I was working full time at a television station when I first taped the interviews for The Breast Archives. I knew I had stumbled into something precious, but the scope and potential of the project wasn't clear until I'd had a good, thorough look at all of the footage. I knew then that I had captured an important conversation that deserved my full attention, so I decided to resign from my job - a wonderful job that I'd had for 12 years -  and work on The Breast Archives full time.

When I tell people that I am working on a documentary about women’s breasts, there is either an awkward silence or an immediate fascination; the latter reaction is most common. Both responses reveal how trapped both women and men feel inside of their learned relationships with breasts. Just mentioning my project uncovers a strong curiosity just beneath the surface, and also a desire to share. Everyone has a breast story!

When I've shared excerpts from the documentary publicly, people will often approach me and confide their concern about breast cancer, which has touched so many women and families. Often they'll share other trends too, such as studies that show huge increases in the number of teen girls opting for cosmetic breast surgery in the United States. The relentless objectification of breasts is a also striking testament to how beleaguered our breasts have become too.  In my view, the time has come for a new conversation, and for real change in how we contextualize our breasts and bodies.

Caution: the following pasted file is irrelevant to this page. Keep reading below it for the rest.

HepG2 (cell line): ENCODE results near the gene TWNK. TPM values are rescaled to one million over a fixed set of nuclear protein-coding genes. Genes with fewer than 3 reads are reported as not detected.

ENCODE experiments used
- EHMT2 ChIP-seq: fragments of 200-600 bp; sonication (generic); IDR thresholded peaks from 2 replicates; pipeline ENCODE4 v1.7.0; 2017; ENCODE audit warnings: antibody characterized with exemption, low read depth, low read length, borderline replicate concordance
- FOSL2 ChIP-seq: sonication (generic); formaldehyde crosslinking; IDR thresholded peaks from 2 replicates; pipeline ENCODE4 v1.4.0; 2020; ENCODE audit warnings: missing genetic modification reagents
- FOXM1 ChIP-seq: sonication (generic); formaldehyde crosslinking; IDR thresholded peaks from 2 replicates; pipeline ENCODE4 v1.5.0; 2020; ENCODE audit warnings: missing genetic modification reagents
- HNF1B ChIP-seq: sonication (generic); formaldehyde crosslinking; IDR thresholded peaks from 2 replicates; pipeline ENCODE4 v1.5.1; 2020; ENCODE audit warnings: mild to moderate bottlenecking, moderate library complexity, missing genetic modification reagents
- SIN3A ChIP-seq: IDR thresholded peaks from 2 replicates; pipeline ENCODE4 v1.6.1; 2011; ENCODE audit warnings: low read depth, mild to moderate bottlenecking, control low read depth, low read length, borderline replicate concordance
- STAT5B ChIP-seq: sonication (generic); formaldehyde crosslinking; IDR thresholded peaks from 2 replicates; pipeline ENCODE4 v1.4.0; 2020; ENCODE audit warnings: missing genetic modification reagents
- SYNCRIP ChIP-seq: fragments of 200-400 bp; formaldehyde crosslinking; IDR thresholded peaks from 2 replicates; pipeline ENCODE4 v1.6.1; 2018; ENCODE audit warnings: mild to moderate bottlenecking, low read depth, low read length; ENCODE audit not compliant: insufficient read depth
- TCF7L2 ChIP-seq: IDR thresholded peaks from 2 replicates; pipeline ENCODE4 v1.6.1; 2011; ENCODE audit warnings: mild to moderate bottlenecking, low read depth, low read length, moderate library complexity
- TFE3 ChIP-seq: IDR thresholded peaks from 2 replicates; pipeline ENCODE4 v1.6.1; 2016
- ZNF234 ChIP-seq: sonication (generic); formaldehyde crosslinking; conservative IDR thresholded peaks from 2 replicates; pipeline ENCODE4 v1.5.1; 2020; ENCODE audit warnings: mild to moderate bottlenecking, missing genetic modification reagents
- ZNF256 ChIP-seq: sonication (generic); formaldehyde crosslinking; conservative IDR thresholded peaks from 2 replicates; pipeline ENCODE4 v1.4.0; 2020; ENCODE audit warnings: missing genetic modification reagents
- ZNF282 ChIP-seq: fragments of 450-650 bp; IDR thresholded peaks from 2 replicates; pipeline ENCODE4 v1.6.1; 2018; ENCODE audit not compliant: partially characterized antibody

The Breast Archives is about sharing stories and being truly seen. It's about blending our courage with vulnerability and opening up honestly. When we share our breasts stories with one another, we begin to realize new depths of self-compassion. And we can bond, AT LAST, with a feminine body we were taught to disconnect from. The time has come to return to the "middle heaven" -- our breasts and heart-centers!

Meagan M.